Shelf Life Blog
Since moving to Fredericksburg, I’ve discovered the joys of NPR, and, in particular, Fresh Air, with Terry Gross. The combination of driving the area’s picturesque roads and listening to a variety of scintillating interviews never fails to brighten my day. Whether it’s mushroom hunters searching for the holy grail of fungi, a discussion about the after-death experience, or a conversation with today’s in-vogue actor, singer or writer, I’m hooked.
Recently on my way to work at the Headquarters branch, I tuned in to hear Terry interviewing Vendela Vida about her latest fiction work, The Diver’s Clothes Lie Empty. The book’s unusual premise immediately grabbed me. And I was equally intrigued to learn that Vida is married to Dave Eggers, a prolific author of many titles, including A Heartbreaking Work of Staggering Genius.
It did not surprise her entirely. His advancing cancer had been their secret, allowing him to go about his usual routine as best he could. But now, on the other end of a bad phone connection, her grandmother is frantic. Why was her husband in a tiny village no one has heard of? What happened to his very personal belongings which were not returned with his body? Furthermore, she bitterly accuses Natalie (correctly) of having conspired to hide his illness.
Matt Miller’s mother is dead. Every day, he wakes up and puts on the same suit that he wore to her funeral. At work, at school…everywhere he goes, Matt is The Boy in the Black Suit.
"Being a dinosaur is hard," insists a green Tyrannosaurus Rex in Rawr! He is bigger than all the other kids in class, as well as his teachers, and even the school bus! This carnivorous kid literally has a lot of trouble fitting in at school.
Christine has amnesia. Every day she wakes up not knowing where she is or who’s sleeping next to her. As the day unfolds, she learns that she was involved in a horrific car accident. And, although she has no recollection of him, the man in her bed turns out to be her husband Ben, who has patiently stuck with her throughout her lengthy ordeal. Thus begins Before I Go to Sleep, the debut novel by S. J. Watson.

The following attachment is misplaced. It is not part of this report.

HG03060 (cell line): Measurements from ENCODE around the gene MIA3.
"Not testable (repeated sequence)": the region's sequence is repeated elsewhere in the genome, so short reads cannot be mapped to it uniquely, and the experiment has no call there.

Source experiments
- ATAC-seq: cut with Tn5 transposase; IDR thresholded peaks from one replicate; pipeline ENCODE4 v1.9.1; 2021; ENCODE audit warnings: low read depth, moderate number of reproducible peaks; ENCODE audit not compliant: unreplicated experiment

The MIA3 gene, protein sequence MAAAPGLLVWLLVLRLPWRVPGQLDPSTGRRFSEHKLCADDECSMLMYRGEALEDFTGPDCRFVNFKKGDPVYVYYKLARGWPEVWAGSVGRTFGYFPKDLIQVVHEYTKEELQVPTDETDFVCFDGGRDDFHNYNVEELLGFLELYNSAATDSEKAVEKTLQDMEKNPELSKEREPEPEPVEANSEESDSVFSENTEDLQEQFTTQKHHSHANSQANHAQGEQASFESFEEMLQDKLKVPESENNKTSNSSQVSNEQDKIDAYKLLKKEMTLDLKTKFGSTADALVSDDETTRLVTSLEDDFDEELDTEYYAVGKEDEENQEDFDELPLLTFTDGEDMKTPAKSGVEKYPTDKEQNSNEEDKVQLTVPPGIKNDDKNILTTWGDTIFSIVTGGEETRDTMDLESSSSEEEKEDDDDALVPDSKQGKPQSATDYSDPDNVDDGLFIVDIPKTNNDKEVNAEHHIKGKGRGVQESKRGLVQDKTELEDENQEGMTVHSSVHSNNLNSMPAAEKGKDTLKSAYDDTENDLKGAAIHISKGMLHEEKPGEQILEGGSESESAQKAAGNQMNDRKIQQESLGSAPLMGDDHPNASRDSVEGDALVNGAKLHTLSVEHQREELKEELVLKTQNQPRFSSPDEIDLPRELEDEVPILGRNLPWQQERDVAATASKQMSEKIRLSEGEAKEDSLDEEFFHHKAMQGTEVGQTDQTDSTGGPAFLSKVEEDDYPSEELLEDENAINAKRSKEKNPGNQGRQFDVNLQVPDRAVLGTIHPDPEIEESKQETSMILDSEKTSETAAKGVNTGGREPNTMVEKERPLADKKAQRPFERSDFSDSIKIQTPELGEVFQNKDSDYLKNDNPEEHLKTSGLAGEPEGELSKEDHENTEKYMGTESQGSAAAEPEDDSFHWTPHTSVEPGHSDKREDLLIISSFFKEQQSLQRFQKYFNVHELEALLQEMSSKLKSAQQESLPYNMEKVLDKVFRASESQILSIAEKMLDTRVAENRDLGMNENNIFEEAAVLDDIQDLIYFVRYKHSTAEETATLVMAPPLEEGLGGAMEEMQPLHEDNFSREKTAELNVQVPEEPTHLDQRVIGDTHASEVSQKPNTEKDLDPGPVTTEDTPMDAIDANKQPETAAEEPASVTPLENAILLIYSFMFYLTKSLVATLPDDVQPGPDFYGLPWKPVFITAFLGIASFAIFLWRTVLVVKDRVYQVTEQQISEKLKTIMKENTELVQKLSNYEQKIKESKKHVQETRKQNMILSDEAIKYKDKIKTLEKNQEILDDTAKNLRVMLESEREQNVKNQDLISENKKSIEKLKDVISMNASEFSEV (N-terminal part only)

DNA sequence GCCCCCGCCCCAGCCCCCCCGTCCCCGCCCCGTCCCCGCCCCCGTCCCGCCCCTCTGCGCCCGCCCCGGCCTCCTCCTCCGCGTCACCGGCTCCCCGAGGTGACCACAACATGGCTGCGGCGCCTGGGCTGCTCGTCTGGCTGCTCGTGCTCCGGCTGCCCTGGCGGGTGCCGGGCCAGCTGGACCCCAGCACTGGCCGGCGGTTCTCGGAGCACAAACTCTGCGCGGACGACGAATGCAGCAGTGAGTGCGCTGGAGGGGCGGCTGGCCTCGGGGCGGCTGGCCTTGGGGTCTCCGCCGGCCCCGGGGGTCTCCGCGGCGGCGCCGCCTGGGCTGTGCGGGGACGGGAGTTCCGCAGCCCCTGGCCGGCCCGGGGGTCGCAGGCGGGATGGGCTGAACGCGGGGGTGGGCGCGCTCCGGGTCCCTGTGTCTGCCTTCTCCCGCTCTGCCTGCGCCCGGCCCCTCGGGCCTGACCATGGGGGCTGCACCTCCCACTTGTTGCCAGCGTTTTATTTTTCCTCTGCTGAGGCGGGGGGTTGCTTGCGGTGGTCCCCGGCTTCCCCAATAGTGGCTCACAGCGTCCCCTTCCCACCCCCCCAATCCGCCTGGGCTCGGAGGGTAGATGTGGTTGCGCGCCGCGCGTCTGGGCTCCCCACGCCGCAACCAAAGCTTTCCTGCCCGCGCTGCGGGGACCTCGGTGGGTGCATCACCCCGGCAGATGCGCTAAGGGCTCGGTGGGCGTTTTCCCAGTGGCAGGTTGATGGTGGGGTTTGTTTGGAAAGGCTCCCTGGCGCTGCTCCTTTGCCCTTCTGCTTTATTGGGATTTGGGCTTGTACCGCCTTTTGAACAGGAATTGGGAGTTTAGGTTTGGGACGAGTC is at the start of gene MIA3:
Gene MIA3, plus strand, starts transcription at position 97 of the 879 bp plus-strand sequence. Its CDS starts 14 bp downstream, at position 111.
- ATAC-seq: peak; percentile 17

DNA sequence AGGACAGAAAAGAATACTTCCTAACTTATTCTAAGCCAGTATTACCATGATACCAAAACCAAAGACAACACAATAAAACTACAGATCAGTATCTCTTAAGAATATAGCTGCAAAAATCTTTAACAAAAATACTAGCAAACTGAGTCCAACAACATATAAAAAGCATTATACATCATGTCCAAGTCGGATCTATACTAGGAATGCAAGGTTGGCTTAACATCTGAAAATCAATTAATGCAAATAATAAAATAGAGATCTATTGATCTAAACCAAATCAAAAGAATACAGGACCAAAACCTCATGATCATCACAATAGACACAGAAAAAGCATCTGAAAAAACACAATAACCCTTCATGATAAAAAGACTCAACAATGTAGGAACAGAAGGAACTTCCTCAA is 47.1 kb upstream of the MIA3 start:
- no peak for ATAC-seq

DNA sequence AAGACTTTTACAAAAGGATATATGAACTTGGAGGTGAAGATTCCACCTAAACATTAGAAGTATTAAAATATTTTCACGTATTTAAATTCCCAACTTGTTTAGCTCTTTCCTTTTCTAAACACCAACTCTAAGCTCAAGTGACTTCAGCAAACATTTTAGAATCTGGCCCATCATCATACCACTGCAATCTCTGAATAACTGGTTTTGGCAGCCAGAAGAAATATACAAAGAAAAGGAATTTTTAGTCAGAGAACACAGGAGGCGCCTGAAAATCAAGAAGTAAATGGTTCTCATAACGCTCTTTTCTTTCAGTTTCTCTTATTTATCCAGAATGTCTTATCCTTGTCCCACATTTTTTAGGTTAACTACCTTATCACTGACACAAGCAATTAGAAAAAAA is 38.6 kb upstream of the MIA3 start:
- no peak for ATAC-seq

Sherlock Holmes is looking for a swarm of wild bees and perhaps something more personally sinister at the start of Beekeeping for Beginners. What, or rather whom, he finds instead is a young person, dressed in good if tattered clothes, whose wits and keen observation are a surprising match for his own.
When a little bear cub stumbles upon a plate of cookies and a teddy bear sitting in the middle of the woods, he thinks the stuffed animal is the owner of the sweet treats. "I'll eat the cookies for you," he promises. Little does he know that someone else is calling the shots. In order to get at those cookies, Cub will have to follow some Tea Party Rules.
A girl shows up and quickly notices a difference about her bear companion. "You're grubby. Tea Party Rule: you must be clean." Hopefully Cub likes baths as much as he likes cookies, but I doubt it.
When Farmer Joe goes to sleep, the animals on his farm are still wide awake. They are preparing for their debut show as the rock band Punk Farm!
Each animal has his own instrument, and the barn works well as a practice space. Thankfully, punk rock focuses on sheer animalistic energy over talent, so these hooved and feathered bandmates have little to worry about skill-wise. But wait....did the farmer's bedroom light just turn back on?
You know it’s a Southern slow cooker book when recipes may call for the ingredients to be first kissed by a cast-iron skillet. Heirloom and well-loved vegetables, such as pole beans and sweet potatoes and kale, are a part of the package, along with Smokey Navy Bean Soup (with cornbread), Creamy Cheese Grits, Shrimp Creole, and Carolina-style BBQ—its sauce from scratch, not a bottle.